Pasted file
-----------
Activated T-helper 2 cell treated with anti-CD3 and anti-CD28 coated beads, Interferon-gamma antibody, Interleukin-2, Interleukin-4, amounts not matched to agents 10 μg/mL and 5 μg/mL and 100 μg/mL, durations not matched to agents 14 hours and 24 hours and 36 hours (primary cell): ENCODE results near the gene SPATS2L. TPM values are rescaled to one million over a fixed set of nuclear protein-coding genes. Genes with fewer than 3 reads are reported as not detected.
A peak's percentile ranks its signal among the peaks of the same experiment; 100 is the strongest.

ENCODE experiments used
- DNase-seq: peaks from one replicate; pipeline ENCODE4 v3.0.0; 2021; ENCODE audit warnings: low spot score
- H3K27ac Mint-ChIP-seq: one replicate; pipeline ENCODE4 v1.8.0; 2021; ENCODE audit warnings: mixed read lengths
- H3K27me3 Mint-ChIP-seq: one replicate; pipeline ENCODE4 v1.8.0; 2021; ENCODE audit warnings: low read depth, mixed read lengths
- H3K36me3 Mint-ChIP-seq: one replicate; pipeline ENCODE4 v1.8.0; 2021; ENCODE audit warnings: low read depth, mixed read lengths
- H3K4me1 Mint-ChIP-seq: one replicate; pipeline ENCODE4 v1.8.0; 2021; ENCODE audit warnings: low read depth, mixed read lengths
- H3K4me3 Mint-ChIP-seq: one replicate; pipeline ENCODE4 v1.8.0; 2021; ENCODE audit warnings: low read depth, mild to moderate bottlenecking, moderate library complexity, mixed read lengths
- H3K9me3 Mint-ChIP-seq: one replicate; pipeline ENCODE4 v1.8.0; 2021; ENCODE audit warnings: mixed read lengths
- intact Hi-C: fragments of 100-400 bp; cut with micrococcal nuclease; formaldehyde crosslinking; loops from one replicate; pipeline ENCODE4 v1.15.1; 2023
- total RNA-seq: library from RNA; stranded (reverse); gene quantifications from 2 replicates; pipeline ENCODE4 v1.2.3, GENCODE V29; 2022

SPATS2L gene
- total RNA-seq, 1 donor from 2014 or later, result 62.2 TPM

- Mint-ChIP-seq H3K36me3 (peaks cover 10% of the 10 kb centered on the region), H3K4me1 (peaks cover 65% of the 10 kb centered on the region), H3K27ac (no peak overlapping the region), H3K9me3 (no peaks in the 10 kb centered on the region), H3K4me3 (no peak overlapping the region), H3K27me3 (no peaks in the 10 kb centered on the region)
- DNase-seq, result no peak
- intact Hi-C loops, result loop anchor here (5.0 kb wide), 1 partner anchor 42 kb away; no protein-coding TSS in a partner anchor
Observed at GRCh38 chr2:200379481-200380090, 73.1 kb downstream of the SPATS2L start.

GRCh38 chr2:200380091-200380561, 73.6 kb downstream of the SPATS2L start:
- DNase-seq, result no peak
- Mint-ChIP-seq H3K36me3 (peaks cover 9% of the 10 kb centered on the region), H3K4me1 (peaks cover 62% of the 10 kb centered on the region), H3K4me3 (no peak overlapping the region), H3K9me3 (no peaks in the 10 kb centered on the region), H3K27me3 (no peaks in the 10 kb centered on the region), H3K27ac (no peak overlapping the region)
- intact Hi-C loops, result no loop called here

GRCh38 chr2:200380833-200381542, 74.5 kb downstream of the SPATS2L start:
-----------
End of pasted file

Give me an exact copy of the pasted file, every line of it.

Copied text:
Activated T-helper 2 cell treated with anti-CD3 and anti-CD28 coated beads, Interferon-gamma antibody, Interleukin-2, Interleukin-4, amounts not matched to agents 10 μg/mL and 5 μg/mL and 100 μg/mL, durations not matched to agents 14 hours and 24 hours and 36 hours (primary cell): ENCODE results near the gene SPATS2L. TPM values are rescaled to one million over a fixed set of nuclear protein-coding genes. Genes with fewer than 3 reads are reported as not detected.
A peak's percentile ranks its signal among the peaks of the same experiment; 100 is the strongest.

ENCODE experiments used
- DNase-seq: peaks from one replicate; pipeline ENCODE4 v3.0.0; 2021; ENCODE audit warnings: low spot score
- H3K27ac Mint-ChIP-seq: one replicate; pipeline ENCODE4 v1.8.0; 2021; ENCODE audit warnings: mixed read lengths
- H3K27me3 Mint-ChIP-seq: one replicate; pipeline ENCODE4 v1.8.0; 2021; ENCODE audit warnings: low read depth, mixed read lengths
- H3K36me3 Mint-ChIP-seq: one replicate; pipeline ENCODE4 v1.8.0; 2021; ENCODE audit warnings: low read depth, mixed read lengths
- H3K4me1 Mint-ChIP-seq: one replicate; pipeline ENCODE4 v1.8.0; 2021; ENCODE audit warnings: low read depth, mixed read lengths
- H3K4me3 Mint-ChIP-seq: one replicate; pipeline ENCODE4 v1.8.0; 2021; ENCODE audit warnings: low read depth, mild to moderate bottlenecking, moderate library complexity, mixed read lengths
- H3K9me3 Mint-ChIP-seq: one replicate; pipeline ENCODE4 v1.8.0; 2021; ENCODE audit warnings: mixed read lengths
- intact Hi-C: fragments of 100-400 bp; cut with micrococcal nuclease; formaldehyde crosslinking; loops from one replicate; pipeline ENCODE4 v1.15.1; 2023
- total RNA-seq: library from RNA; stranded (reverse); gene quantifications from 2 replicates; pipeline ENCODE4 v1.2.3, GENCODE V29; 2022

SPATS2L gene
- total RNA-seq, 1 donor from 2014 or later, result 62.2 TPM

- Mint-ChIP-seq H3K36me3 (peaks cover 10% of the 10 kb centered on the region), H3K4me1 (peaks cover 65% of the 10 kb centered on the region), H3K27ac (no peak overlapping the region), H3K9me3 (no peaks in the 10 kb centered on the region), H3K4me3 (no peak overlapping the region), H3K27me3 (no peaks in the 10 kb centered on the region)
- DNase-seq, result no peak
- intact Hi-C loops, result loop anchor here (5.0 kb wide), 1 partner anchor 42 kb away; no protein-coding TSS in a partner anchor
Observed at GRCh38 chr2:200379481-200380090, 73.1 kb downstream of the SPATS2L start.

GRCh38 chr2:200380091-200380561, 73.6 kb downstream of the SPATS2L start:
- DNase-seq, result no peak
- Mint-ChIP-seq H3K36me3 (peaks cover 9% of the 10 kb centered on the region), H3K4me1 (peaks cover 62% of the 10 kb centered on the region), H3K4me3 (no peak overlapping the region), H3K9me3 (no peaks in the 10 kb centered on the region), H3K27me3 (no peaks in the 10 kb centered on the region), H3K27ac (no peak overlapping the region)
- intact Hi-C loops, result no loop called here

GRCh38 chr2:200380833-200381542, 74.5 kb downstream of the SPATS2L start: